The contrast between before and after is so striking that it’s hard to assess whether it was necessary to go so far. And indeed, have the new owners gone further in their change of style than those châteaux whose styles have quietly evolved over the years: no one could quarrel with the quality of Léoville Lascases, Ducru Beaucaillou, or Pichon Lalande, but the wines of today are certainly richer than those of the past.

Some change is inevitable even where there is a conscious attempt to maintain traditional values. I’ve always viewed Château Montrose as one of the most traditional châteaux: its wines can take a decade or so to come around, but my goodness, do they justify the wait. They go from a real tough hardness in the early years to a savory elegance after twenty or thirty years that absolutely typifies St. Estèphe for me. The 1970 came around in the past few years and now puts most other wines of the vintage to shame.  I thought perhaps this era had come to an end when the Bouygues brothers purchased the château from the Charmolües in 2006, but was reassured when they hired  Jean Delmas, recently retired as winemaker from Château Haut Brion, to consult.

The question “has the style of Montrose changed in the past twenty years?” produced an emphatic NO! from general manager Nicolas Glumineau when I visited Montrose recently. However, they are making better balanced wines, less austere than earlier vintages, which perhaps were too masculine, he thinks. Nicolas sees the tannins as the key feature in the character of Montrose (and indeed Cabernet Sauvignon in general). “We can get more precision and earlier integration of tannins,” he says. Being more approachable now does not mean the vintage will not last as well. “In the seventies and up to the eighties, it needed fifteen years before the tannins integrated into the wine; the difference today is that the tannins are riper and integrate better and sooner. Tannin integration is a permanent question with Cabernet Sauvignon, but much less so with Merlot. The characteristics of Cabernet Sauvignon are its tannins, and quality is about getting them riper and well integrated into the wine.”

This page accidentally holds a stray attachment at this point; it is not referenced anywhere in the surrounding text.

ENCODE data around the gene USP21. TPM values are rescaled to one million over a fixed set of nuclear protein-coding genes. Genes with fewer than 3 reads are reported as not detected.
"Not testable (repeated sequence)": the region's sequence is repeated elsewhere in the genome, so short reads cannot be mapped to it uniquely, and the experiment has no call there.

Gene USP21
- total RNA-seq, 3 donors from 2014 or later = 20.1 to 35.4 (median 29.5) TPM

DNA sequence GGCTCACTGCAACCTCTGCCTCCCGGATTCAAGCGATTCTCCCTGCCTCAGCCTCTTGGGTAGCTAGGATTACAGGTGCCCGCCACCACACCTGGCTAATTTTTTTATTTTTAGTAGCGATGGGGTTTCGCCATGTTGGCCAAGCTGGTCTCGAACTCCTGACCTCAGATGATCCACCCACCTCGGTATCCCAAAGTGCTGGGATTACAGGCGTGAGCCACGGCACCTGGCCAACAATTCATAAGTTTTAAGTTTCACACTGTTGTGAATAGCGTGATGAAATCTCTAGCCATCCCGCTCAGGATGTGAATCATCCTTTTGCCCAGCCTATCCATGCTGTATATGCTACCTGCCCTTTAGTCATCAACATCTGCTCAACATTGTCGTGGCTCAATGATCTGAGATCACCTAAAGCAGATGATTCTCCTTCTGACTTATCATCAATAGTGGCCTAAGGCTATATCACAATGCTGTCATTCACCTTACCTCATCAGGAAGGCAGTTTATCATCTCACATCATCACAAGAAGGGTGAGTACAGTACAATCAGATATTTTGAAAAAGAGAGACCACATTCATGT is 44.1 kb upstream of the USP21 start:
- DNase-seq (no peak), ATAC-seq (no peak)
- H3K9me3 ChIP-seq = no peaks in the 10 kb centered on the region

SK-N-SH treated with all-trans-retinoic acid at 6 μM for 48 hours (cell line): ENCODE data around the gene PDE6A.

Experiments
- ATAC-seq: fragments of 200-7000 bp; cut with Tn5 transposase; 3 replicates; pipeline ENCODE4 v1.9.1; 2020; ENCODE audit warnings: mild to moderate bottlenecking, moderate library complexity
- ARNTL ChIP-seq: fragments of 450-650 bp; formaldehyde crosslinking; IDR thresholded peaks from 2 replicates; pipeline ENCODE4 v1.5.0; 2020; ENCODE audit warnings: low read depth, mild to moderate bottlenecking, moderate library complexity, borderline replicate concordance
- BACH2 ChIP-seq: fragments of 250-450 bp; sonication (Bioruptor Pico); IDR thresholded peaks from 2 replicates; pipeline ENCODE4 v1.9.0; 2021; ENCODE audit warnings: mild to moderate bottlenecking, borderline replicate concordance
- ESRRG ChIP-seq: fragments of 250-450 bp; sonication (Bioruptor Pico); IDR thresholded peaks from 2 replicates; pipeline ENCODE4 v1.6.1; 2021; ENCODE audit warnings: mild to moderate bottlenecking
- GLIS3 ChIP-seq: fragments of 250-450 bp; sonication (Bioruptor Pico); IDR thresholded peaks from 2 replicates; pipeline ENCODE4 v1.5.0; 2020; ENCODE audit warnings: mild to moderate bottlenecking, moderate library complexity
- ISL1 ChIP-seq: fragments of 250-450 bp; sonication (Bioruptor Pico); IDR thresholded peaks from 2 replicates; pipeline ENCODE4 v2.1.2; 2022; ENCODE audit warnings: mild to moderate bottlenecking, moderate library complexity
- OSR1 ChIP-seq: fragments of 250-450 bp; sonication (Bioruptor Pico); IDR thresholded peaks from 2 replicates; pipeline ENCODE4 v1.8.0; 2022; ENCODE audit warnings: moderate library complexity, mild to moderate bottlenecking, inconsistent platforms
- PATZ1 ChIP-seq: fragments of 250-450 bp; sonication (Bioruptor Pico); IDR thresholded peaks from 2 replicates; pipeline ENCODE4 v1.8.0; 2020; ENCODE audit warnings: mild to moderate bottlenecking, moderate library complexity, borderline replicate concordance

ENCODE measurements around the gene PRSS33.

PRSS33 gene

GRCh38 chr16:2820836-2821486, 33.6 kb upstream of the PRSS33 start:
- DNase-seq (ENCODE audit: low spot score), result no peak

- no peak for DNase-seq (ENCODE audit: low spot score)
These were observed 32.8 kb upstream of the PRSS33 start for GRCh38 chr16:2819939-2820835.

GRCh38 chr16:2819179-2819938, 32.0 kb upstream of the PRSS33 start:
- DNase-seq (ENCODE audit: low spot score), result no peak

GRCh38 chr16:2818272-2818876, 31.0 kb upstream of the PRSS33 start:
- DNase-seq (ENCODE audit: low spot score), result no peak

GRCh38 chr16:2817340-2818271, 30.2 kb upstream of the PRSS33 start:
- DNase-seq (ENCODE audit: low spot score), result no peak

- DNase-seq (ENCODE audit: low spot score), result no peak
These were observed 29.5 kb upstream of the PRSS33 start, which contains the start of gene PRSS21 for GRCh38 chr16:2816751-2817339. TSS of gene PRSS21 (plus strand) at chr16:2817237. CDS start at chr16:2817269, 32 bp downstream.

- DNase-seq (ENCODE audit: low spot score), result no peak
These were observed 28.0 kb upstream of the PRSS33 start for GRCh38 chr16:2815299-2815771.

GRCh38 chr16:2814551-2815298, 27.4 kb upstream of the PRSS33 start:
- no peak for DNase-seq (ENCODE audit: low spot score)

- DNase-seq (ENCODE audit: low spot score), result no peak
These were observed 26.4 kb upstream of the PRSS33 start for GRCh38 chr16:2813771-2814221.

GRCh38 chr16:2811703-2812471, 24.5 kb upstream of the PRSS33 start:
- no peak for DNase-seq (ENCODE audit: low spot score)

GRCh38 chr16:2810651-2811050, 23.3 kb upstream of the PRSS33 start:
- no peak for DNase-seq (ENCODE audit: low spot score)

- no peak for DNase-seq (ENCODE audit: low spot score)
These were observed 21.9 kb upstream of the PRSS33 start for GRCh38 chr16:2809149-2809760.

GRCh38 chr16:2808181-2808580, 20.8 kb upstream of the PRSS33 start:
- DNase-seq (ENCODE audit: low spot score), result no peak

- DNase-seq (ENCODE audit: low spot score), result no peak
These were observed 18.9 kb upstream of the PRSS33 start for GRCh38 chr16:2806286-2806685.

Has Bordeaux in general changed? “Probably more so on the right bank than the left bank, because Merlot is more flexible and responds to changes in the cuverie, but Cabernet Sauvignon is a more powerful variety. Also in the Médoc we are more attached to the personality of the growths. We [at Montrose] are very attached to Bordeaux wine, we do not want to make the sort of wine that you cannot place on a map,” Nicolas says. But he comments ruefully that if you want to adapt your wine to the global demand, to make international wine in a more jammy style, it is better to plant some Merlot, which adapts to a variety of soils.

I’ve often been tempted to join the lament that Bordeaux is losing its way, that it has succumbed to an international style that emphasizes fruit rather than savory character. Part of my concern was alleviated when I discovered that the 1982s – so rich and lush and un-Bordeaux like when first released – are now reverting to a more classic flavor spectrum. If 2000 and 2005 do the same, I shall be happy. And it is hard to characterize vintages such as 2001, 2004, or 2006 as overly international. So it comes down to how 2009 and 2010, with their intense extraction and high alcohol, will perform as they age in bottle. I admit I find it hard to see how a wine at over 14% alcohol can mature like classic Bordeaux, but there have been surprises before.

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One thought on “Tradition and Modernism in Bordeaux

  1. The oldest “international style” cabernet sauvignons I have had were from Coonawarra in Australia, from the early and mid 1980s. They seemed faded and past their prime after 15 years, I had several at 22-25 years. Tertiary characters were not developing very well and the heat of the 14% alcohol was coming forward.